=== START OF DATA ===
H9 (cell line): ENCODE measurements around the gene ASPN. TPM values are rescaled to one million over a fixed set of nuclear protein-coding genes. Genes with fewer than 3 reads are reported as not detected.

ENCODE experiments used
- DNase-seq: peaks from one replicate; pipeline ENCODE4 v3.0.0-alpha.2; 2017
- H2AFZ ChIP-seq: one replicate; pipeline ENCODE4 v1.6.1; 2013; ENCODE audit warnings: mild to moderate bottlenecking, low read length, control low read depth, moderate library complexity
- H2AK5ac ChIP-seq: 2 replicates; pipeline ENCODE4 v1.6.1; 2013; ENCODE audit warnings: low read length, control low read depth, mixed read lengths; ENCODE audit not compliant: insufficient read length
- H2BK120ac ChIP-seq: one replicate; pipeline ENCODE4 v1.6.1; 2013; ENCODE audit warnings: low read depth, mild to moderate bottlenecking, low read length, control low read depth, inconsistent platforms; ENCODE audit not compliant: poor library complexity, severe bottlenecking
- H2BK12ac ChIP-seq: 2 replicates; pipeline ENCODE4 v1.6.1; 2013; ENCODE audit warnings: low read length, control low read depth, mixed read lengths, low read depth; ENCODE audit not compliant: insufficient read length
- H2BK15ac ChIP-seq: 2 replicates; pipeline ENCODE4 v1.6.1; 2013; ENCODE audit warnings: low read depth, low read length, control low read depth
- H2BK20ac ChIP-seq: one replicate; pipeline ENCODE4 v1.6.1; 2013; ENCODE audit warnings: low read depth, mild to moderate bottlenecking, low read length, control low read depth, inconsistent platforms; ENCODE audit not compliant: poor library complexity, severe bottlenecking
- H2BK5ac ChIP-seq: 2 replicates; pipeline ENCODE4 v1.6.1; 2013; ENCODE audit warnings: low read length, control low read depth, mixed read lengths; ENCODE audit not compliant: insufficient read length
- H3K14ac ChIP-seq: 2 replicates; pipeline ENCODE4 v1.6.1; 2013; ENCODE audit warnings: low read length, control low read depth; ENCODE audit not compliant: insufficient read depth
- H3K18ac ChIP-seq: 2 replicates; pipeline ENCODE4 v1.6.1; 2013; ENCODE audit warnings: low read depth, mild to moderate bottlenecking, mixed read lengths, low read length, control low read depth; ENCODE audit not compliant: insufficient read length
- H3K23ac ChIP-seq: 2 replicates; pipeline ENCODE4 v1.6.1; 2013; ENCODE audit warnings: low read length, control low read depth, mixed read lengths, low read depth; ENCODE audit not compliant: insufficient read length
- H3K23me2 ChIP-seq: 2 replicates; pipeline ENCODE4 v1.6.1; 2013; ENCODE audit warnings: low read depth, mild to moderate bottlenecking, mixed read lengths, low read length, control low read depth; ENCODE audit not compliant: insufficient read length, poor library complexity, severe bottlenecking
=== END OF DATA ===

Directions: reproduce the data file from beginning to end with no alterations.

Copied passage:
H9 (cell line): ENCODE measurements around the gene ASPN. TPM values are rescaled to one million over a fixed set of nuclear protein-coding genes. Genes with fewer than 3 reads are reported as not detected.

ENCODE experiments used
- DNase-seq: peaks from one replicate; pipeline ENCODE4 v3.0.0-alpha.2; 2017
- H2AFZ ChIP-seq: one replicate; pipeline ENCODE4 v1.6.1; 2013; ENCODE audit warnings: mild to moderate bottlenecking, low read length, control low read depth, moderate library complexity
- H2AK5ac ChIP-seq: 2 replicates; pipeline ENCODE4 v1.6.1; 2013; ENCODE audit warnings: low read length, control low read depth, mixed read lengths; ENCODE audit not compliant: insufficient read length
- H2BK120ac ChIP-seq: one replicate; pipeline ENCODE4 v1.6.1; 2013; ENCODE audit warnings: low read depth, mild to moderate bottlenecking, low read length, control low read depth, inconsistent platforms; ENCODE audit not compliant: poor library complexity, severe bottlenecking
- H2BK12ac ChIP-seq: 2 replicates; pipeline ENCODE4 v1.6.1; 2013; ENCODE audit warnings: low read length, control low read depth, mixed read lengths, low read depth; ENCODE audit not compliant: insufficient read length
- H2BK15ac ChIP-seq: 2 replicates; pipeline ENCODE4 v1.6.1; 2013; ENCODE audit warnings: low read depth, low read length, control low read depth
- H2BK20ac ChIP-seq: one replicate; pipeline ENCODE4 v1.6.1; 2013; ENCODE audit warnings: low read depth, mild to moderate bottlenecking, low read length, control low read depth, inconsistent platforms; ENCODE audit not compliant: poor library complexity, severe bottlenecking
- H2BK5ac ChIP-seq: 2 replicates; pipeline ENCODE4 v1.6.1; 2013; ENCODE audit warnings: low read length, control low read depth, mixed read lengths; ENCODE audit not compliant: insufficient read length
- H3K14ac ChIP-seq: 2 replicates; pipeline ENCODE4 v1.6.1; 2013; ENCODE audit warnings: low read length, control low read depth; ENCODE audit not compliant: insufficient read depth
- H3K18ac ChIP-seq: 2 replicates; pipeline ENCODE4 v1.6.1; 2013; ENCODE audit warnings: low read depth, mild to moderate bottlenecking, mixed read lengths, low read length, control low read depth; ENCODE audit not compliant: insufficient read length
- H3K23ac ChIP-seq: 2 replicates; pipeline ENCODE4 v1.6.1; 2013; ENCODE audit warnings: low read length, control low read depth, mixed read lengths, low read depth; ENCODE audit not compliant: insufficient read length
- H3K23me2 ChIP-seq: 2 replicates; pipeline ENCODE4 v1.6.1; 2013; ENCODE audit warnings: low read depth, mild to moderate bottlenecking, mixed read lengths, low read length, control low read depth; ENCODE audit not compliant: insufficient read length, poor library complexity, severe bottlenecking